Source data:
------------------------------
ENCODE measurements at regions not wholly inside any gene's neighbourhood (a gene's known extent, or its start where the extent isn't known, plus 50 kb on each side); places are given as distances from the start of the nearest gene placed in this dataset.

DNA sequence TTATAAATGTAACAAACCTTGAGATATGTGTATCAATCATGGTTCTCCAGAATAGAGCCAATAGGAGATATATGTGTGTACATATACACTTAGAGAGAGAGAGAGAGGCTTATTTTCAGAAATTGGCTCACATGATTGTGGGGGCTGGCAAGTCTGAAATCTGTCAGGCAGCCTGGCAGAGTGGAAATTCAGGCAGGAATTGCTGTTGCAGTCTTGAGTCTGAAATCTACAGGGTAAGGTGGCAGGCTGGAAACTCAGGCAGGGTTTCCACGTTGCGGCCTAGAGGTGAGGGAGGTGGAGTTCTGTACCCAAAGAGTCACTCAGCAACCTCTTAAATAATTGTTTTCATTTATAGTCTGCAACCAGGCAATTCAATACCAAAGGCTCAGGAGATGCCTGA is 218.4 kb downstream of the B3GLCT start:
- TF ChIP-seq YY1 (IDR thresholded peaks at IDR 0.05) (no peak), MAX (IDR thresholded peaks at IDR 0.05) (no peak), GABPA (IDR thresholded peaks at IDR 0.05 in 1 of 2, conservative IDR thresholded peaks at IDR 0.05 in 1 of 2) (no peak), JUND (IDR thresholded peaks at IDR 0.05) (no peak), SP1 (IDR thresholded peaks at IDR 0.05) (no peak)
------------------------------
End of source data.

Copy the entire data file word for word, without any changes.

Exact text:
ENCODE measurements at regions not wholly inside any gene's neighbourhood (a gene's known extent, or its start where the extent isn't known, plus 50 kb on each side); places are given as distances from the start of the nearest gene placed in this dataset.

DNA sequence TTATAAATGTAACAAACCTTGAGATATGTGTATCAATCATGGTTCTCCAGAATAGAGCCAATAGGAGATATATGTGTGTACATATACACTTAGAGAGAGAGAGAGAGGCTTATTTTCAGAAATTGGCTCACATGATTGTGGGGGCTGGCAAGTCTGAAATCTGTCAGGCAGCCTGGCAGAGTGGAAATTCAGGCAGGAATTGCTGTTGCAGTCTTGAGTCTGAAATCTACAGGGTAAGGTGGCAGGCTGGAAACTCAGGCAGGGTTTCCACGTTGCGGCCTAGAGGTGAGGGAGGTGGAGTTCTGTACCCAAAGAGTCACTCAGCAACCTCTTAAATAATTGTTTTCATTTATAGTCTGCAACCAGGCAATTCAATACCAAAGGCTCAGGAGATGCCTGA is 218.4 kb downstream of the B3GLCT start:
- TF ChIP-seq YY1 (IDR thresholded peaks at IDR 0.05) (no peak), MAX (IDR thresholded peaks at IDR 0.05) (no peak), GABPA (IDR thresholded peaks at IDR 0.05 in 1 of 2, conservative IDR thresholded peaks at IDR 0.05 in 1 of 2) (no peak), JUND (IDR thresholded peaks at IDR 0.05) (no peak), SP1 (IDR thresholded peaks at IDR 0.05) (no peak)